Part II of the collection of articles is vigorously shaped and distinct. It is devoted to Korea, a country that remains divided as a result of WWII (while Germany was reunited almost three decades ago). This series of articles was edited with the invaluable assistance of Prof. Doo-Seung Hong. For those who might ask whether the Korean topic fits in the “jigsaw puzzle” of this collection and matches the topic of the issue, let us recall that there are still two Koreas, North and South, separated decades ago by geopolitical maneuvering after WWII. The stark contrast between the two Koreas – one Communist, the other democratic and market oriented; one impoverished and dependent on foreign subsidy, the other, despite its relatively small territory and population, representing the eleventh strongest world economy – is more than persuasive. Furthermore, the South Korean experience may demonstrate to the post-Communist countries that their advance to a developed and affluent status is achievable, but only under two conditions – a definitive break with the past, and the pertinent endeavors of the people. Let us not forget that the Republic of Korea is burdened with the need to maintain an expensive defense system, and that the country is currently absolutely deprived of ground access (by car or railway) to the rest of the world.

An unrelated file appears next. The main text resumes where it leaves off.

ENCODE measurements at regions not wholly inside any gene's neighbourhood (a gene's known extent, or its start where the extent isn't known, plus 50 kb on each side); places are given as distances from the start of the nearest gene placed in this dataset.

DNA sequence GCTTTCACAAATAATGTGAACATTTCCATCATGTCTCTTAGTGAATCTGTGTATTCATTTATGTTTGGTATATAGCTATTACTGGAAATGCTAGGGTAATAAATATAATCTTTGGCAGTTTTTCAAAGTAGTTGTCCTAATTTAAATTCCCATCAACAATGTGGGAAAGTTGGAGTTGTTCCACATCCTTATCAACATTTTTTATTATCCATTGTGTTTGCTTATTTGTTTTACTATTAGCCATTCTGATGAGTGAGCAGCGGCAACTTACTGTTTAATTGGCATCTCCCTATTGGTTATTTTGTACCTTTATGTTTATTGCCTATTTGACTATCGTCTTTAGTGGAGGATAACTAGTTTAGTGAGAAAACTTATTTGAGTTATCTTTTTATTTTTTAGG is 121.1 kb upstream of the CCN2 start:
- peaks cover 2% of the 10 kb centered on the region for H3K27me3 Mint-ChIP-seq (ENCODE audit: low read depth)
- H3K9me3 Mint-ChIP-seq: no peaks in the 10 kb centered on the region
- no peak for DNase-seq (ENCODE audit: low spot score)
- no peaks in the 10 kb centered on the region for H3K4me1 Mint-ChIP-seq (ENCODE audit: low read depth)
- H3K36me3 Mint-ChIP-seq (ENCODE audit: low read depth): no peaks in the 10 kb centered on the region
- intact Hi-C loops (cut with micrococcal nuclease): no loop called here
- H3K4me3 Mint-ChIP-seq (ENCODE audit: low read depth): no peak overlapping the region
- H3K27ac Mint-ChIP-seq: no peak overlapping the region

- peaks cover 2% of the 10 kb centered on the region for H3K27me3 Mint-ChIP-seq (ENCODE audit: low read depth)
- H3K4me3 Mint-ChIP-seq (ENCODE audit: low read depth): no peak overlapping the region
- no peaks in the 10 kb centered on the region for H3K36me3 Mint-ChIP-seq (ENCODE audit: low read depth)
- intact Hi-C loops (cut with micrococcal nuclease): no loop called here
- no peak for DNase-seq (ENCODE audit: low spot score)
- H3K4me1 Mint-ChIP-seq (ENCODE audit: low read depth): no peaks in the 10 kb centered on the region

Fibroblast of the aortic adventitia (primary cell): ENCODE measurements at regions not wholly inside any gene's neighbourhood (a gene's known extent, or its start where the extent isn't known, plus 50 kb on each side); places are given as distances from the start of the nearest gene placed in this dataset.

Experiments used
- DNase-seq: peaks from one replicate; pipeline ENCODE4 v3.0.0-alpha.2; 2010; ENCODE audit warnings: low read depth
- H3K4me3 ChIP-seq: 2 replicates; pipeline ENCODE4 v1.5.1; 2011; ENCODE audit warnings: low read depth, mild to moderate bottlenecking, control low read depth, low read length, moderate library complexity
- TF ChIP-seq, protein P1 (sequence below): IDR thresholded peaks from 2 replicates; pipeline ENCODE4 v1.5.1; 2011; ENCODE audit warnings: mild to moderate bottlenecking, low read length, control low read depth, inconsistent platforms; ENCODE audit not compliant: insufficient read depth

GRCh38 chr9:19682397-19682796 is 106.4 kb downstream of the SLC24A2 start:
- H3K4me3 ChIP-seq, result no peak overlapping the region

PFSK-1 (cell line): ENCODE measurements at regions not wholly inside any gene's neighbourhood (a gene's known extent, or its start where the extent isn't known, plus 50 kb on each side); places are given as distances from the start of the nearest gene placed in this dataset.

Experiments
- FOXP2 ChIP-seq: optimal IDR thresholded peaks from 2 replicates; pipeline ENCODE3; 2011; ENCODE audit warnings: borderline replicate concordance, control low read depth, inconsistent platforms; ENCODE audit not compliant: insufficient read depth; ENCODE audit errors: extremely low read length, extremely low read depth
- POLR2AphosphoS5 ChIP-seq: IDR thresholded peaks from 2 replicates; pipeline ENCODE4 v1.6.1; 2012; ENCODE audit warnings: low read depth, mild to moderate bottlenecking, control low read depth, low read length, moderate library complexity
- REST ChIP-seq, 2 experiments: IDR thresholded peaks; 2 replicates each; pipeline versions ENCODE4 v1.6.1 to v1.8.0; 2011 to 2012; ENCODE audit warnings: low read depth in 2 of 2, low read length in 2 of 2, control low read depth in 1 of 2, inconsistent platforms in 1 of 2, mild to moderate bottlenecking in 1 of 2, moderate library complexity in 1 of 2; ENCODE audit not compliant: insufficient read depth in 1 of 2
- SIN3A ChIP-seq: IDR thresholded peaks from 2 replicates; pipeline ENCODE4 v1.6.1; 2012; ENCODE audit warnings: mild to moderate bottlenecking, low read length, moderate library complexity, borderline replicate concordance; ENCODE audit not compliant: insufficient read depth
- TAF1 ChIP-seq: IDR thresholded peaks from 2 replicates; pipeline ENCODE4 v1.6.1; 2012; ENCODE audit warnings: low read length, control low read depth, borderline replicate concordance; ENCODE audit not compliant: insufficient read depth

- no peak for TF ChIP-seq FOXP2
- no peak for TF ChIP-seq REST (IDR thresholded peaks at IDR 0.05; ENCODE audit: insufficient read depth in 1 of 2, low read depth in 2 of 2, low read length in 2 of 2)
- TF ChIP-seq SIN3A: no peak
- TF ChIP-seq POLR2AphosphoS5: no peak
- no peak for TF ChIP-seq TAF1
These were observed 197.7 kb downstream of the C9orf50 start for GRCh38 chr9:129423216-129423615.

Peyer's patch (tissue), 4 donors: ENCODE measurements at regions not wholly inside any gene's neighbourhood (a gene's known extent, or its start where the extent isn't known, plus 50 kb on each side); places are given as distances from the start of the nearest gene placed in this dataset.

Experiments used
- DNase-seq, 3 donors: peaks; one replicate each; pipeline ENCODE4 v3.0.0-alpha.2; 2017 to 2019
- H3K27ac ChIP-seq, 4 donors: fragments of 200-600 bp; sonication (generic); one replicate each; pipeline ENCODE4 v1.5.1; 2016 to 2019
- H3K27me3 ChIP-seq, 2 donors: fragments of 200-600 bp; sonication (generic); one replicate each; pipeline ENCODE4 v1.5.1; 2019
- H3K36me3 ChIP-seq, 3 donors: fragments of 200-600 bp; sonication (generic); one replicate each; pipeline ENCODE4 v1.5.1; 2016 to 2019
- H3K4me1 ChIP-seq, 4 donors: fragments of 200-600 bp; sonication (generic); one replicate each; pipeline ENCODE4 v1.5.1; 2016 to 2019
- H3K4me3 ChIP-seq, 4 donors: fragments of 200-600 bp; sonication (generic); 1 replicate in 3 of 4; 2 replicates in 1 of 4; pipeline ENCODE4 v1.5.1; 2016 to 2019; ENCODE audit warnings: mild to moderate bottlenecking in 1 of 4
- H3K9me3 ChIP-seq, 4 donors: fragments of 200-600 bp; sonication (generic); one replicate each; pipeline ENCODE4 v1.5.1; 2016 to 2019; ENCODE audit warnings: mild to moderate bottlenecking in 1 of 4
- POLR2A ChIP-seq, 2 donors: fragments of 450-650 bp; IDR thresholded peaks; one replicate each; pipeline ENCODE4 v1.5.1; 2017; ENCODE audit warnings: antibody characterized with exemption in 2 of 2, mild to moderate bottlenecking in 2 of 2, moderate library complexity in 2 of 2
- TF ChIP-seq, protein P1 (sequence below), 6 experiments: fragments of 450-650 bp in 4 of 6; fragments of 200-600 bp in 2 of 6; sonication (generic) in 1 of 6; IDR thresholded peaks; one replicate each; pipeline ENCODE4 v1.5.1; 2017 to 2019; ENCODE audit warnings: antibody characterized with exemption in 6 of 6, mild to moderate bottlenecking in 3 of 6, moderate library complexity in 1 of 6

Professor Doo-Seung Hong, an internationally renowned Korean sociologist, presented the past and present of Korean sociology. Lyudmila Atanasova, a Bulgarian preparing her Ph.D thesis at Seoul National University, who also teaches Bulgarian literature at Hankuk University of Foreign Studies, made a contribution on an enormously resonant topic – “The Korean Demilitarized Zone (DMZ) as a Liminal Space and Heterotopia”. The DMZ is difficult to imagine for those who have not seen it – it is very similar to the Zone depicted in the A. Tarkovsky’s movie Stalker. Though it is a place seemingly outside the field and interest of sociology – as society itself is missing there – it is, nevertheless, a symbol and metaphor of the liminal that humans sometimes impose upon our planet.